How to trade on risers and fallers

  1. Register for an account. You will be granted automatic access to a free demo account, where you can practise trading with virtual funds. When ready, deposit funds into your account to trade the live markets.
  2. Make use of our news and insight tools to decide which asset is right for you, such as our Reuters news feed, market calendar and Morningstar equity research reports.
  3. Decide if you want to buy or sell. This could depend on whether you are looking at Risers or Fallers, and what type of strategy you want to carry out.
  4. Be sure to follow risk-management guidelines. Stop-loss orders can help to minimise risk and close out trades when there are sudden or unanticipated price moves that are not in favour of your position’s direction.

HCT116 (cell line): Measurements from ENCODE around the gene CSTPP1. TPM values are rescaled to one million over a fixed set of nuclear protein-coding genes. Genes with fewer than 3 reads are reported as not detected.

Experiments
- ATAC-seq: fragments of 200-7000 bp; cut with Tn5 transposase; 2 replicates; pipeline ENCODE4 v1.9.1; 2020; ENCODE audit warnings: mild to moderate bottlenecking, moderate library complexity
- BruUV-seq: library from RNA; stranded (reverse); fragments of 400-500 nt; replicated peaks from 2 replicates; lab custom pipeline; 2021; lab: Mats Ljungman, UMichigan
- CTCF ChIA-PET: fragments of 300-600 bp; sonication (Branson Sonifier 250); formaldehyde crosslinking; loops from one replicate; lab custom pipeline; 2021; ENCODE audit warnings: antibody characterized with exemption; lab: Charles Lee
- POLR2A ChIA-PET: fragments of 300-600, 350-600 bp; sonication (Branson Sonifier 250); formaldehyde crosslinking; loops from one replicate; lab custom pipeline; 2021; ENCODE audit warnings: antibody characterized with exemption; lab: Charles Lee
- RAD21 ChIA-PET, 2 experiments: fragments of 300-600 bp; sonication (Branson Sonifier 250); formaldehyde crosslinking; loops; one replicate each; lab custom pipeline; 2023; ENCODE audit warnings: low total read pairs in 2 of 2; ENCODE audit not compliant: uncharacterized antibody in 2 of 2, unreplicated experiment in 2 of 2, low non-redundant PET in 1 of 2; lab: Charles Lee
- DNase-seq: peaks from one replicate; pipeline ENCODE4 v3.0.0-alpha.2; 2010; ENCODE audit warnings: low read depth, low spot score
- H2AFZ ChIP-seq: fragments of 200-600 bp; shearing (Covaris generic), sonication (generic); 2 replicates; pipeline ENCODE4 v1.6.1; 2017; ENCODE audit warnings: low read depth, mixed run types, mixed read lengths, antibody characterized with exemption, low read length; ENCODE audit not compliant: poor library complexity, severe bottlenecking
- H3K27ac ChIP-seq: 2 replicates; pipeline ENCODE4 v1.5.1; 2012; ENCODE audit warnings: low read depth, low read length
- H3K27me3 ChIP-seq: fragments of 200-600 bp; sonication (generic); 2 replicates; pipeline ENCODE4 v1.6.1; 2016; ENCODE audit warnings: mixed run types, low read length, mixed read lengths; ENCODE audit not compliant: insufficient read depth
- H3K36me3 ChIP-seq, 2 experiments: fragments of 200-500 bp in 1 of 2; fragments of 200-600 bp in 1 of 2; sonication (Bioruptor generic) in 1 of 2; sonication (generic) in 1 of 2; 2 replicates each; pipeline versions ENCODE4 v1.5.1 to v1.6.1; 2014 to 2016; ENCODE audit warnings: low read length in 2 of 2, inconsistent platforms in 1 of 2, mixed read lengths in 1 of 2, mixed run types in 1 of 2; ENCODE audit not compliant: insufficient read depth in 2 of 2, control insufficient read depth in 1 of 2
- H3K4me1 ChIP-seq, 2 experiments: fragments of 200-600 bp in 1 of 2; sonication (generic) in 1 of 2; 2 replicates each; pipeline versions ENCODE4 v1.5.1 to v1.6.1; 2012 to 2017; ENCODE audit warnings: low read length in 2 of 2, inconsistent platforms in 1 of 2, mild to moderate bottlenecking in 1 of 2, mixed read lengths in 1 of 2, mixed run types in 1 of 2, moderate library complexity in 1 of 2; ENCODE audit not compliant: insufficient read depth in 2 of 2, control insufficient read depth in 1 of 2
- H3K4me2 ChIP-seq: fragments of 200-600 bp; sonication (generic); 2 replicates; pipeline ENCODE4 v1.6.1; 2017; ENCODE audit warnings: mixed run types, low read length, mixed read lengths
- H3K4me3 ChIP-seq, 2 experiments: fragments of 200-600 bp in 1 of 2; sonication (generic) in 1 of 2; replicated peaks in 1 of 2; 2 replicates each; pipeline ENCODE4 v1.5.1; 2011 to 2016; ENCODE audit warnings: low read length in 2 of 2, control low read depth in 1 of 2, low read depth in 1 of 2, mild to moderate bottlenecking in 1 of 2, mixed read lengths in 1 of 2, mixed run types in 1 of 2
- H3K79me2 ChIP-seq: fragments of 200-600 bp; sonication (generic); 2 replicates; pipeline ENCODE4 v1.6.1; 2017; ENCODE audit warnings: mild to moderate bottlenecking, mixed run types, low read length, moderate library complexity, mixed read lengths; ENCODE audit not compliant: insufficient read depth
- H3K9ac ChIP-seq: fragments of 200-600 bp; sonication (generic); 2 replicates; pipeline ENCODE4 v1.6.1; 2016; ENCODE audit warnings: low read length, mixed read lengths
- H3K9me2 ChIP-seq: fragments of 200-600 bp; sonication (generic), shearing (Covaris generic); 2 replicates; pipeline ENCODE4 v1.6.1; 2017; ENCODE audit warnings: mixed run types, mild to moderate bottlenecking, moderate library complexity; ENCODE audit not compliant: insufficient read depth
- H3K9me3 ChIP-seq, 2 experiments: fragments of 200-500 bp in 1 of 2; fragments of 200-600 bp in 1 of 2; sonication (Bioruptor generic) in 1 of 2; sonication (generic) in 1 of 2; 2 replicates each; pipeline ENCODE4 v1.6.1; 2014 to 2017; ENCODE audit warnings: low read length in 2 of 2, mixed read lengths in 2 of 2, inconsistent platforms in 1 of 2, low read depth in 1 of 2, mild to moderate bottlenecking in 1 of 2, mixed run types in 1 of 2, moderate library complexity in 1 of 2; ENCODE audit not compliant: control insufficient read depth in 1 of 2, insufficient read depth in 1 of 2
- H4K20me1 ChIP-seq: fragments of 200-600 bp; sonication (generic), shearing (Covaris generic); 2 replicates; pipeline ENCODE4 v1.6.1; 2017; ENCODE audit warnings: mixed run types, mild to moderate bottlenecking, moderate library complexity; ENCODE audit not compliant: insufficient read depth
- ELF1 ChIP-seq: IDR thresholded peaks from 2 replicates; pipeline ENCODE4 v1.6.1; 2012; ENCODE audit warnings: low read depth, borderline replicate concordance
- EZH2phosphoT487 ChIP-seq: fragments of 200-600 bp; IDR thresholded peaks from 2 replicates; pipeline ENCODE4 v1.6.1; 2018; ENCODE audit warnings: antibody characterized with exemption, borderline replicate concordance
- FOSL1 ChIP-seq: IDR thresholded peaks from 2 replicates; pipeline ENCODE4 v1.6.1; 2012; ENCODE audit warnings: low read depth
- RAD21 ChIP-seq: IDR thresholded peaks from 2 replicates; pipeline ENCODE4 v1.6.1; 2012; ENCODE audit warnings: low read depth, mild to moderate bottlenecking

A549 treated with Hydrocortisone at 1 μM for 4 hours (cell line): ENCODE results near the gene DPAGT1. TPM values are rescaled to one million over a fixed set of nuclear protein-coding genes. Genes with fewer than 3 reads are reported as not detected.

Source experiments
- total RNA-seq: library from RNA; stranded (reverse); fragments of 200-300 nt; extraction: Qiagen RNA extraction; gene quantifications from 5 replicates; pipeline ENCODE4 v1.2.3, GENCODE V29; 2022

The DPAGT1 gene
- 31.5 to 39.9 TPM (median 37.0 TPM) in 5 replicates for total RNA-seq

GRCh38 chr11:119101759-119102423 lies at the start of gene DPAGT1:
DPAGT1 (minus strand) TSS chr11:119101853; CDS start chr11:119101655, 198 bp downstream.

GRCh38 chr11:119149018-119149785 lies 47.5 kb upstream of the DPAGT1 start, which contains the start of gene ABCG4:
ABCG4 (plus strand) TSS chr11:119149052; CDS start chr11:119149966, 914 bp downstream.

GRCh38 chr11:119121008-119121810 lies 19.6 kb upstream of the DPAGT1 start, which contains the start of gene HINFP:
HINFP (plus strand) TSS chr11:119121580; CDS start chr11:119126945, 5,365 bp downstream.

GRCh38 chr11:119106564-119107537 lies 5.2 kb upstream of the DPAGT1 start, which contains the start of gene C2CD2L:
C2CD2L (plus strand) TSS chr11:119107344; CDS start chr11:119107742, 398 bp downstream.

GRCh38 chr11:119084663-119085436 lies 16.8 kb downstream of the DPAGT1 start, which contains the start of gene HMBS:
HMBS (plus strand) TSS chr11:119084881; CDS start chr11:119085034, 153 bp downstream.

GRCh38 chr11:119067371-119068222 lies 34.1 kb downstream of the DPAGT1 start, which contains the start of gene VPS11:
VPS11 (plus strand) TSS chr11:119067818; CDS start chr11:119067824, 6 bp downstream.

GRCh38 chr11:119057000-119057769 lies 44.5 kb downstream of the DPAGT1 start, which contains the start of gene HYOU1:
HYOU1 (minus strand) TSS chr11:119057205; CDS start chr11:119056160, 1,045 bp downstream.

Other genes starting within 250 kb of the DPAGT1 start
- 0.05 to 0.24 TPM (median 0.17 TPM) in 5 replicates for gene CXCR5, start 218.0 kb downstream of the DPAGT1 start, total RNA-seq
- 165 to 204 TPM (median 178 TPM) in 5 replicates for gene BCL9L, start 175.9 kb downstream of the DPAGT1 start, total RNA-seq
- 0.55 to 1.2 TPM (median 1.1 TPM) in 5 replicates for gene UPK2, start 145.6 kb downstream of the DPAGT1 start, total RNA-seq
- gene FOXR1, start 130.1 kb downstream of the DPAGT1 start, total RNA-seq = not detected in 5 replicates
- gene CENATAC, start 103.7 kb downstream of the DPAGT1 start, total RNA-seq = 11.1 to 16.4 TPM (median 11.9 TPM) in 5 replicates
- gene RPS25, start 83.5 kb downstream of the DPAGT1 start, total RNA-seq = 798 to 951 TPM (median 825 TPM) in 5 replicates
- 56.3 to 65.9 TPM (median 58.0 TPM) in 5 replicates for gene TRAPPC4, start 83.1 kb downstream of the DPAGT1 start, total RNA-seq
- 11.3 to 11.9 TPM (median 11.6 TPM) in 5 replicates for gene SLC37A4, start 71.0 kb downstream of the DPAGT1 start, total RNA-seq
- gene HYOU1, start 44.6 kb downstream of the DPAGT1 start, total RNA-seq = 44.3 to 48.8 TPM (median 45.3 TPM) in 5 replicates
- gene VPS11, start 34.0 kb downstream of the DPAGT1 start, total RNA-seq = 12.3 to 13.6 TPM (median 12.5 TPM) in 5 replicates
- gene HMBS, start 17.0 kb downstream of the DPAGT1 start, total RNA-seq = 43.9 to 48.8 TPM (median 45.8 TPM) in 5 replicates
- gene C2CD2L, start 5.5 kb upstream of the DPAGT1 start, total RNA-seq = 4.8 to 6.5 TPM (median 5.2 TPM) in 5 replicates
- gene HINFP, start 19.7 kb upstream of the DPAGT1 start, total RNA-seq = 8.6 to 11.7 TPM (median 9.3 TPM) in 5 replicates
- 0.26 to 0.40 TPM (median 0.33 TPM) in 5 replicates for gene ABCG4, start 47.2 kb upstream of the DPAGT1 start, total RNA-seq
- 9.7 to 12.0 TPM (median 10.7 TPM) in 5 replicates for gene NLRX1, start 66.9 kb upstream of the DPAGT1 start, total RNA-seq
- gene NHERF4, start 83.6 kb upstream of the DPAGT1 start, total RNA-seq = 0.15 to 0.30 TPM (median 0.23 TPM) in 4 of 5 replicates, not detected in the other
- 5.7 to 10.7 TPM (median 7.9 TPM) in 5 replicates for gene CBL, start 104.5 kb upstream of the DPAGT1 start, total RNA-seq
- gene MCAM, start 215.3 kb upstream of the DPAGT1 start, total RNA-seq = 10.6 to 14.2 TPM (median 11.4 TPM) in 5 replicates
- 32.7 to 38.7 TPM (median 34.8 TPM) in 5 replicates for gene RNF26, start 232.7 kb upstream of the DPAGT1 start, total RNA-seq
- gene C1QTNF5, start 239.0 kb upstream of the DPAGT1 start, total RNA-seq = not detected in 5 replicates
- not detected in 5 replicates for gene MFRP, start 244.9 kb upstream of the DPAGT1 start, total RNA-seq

5. Be vigilant of your positions. Any move within the market can have an effect on your trades.

Share risers and fallers

As mentioned, investors are particularly keen to monitor stocks and shares with the highest price moves. This may be due to the fact that the stock market is affected by a wide range of external factors which can cause sudden climbs and falls in a company’s share price. Certain economic indicators that can cause share risers and fallers include the following:

  • Interest rates and inflation (CPI, PPI)
  • Changes to employment rates (ADP, non-farm payrolls)
  • Economy activity and growth (GDP)

Likewise, changes to company fundamentals will have a parallel effect on the share market. This includes things like:

  • Earnings reports – this can affect investor sentiment for a particular share and you often see volatile price moves after their release